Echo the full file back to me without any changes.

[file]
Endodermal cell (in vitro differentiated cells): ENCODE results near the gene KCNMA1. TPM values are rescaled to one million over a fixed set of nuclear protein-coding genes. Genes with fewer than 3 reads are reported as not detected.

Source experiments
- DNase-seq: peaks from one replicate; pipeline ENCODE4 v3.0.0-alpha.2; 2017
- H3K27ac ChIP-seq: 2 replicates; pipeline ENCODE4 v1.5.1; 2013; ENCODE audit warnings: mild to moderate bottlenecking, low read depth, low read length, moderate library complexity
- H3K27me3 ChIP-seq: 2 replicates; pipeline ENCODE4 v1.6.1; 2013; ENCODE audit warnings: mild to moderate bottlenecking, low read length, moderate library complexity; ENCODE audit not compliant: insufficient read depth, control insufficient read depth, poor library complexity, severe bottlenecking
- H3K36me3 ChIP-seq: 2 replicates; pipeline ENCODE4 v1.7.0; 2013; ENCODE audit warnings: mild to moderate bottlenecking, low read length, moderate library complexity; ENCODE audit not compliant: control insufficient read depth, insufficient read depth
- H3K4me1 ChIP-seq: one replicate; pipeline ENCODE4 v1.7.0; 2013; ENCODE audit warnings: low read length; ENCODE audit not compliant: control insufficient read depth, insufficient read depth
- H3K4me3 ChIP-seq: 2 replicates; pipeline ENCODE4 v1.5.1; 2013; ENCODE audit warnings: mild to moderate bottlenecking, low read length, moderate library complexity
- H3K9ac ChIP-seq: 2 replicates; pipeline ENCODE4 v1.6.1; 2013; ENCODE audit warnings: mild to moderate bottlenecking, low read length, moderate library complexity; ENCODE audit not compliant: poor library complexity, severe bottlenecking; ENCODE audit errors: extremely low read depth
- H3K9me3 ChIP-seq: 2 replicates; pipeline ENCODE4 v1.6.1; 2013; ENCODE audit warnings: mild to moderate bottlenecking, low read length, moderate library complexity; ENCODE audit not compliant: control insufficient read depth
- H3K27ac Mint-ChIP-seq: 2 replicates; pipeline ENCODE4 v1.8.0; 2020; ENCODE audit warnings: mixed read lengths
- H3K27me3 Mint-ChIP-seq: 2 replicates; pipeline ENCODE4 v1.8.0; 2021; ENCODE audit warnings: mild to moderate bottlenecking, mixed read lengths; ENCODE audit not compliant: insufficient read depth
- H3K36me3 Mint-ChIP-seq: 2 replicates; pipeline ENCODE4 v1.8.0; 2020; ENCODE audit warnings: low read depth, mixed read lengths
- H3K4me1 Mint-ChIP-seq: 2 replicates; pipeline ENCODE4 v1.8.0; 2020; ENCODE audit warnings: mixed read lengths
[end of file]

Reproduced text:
Endodermal cell (in vitro differentiated cells): ENCODE results near the gene KCNMA1. TPM values are rescaled to one million over a fixed set of nuclear protein-coding genes. Genes with fewer than 3 reads are reported as not detected.

Source experiments
- DNase-seq: peaks from one replicate; pipeline ENCODE4 v3.0.0-alpha.2; 2017
- H3K27ac ChIP-seq: 2 replicates; pipeline ENCODE4 v1.5.1; 2013; ENCODE audit warnings: mild to moderate bottlenecking, low read depth, low read length, moderate library complexity
- H3K27me3 ChIP-seq: 2 replicates; pipeline ENCODE4 v1.6.1; 2013; ENCODE audit warnings: mild to moderate bottlenecking, low read length, moderate library complexity; ENCODE audit not compliant: insufficient read depth, control insufficient read depth, poor library complexity, severe bottlenecking
- H3K36me3 ChIP-seq: 2 replicates; pipeline ENCODE4 v1.7.0; 2013; ENCODE audit warnings: mild to moderate bottlenecking, low read length, moderate library complexity; ENCODE audit not compliant: control insufficient read depth, insufficient read depth
- H3K4me1 ChIP-seq: one replicate; pipeline ENCODE4 v1.7.0; 2013; ENCODE audit warnings: low read length; ENCODE audit not compliant: control insufficient read depth, insufficient read depth
- H3K4me3 ChIP-seq: 2 replicates; pipeline ENCODE4 v1.5.1; 2013; ENCODE audit warnings: mild to moderate bottlenecking, low read length, moderate library complexity
- H3K9ac ChIP-seq: 2 replicates; pipeline ENCODE4 v1.6.1; 2013; ENCODE audit warnings: mild to moderate bottlenecking, low read length, moderate library complexity; ENCODE audit not compliant: poor library complexity, severe bottlenecking; ENCODE audit errors: extremely low read depth
- H3K9me3 ChIP-seq: 2 replicates; pipeline ENCODE4 v1.6.1; 2013; ENCODE audit warnings: mild to moderate bottlenecking, low read length, moderate library complexity; ENCODE audit not compliant: control insufficient read depth
- H3K27ac Mint-ChIP-seq: 2 replicates; pipeline ENCODE4 v1.8.0; 2020; ENCODE audit warnings: mixed read lengths
- H3K27me3 Mint-ChIP-seq: 2 replicates; pipeline ENCODE4 v1.8.0; 2021; ENCODE audit warnings: mild to moderate bottlenecking, mixed read lengths; ENCODE audit not compliant: insufficient read depth
- H3K36me3 Mint-ChIP-seq: 2 replicates; pipeline ENCODE4 v1.8.0; 2020; ENCODE audit warnings: low read depth, mixed read lengths
- H3K4me1 Mint-ChIP-seq: 2 replicates; pipeline ENCODE4 v1.8.0; 2020; ENCODE audit warnings: mixed read lengths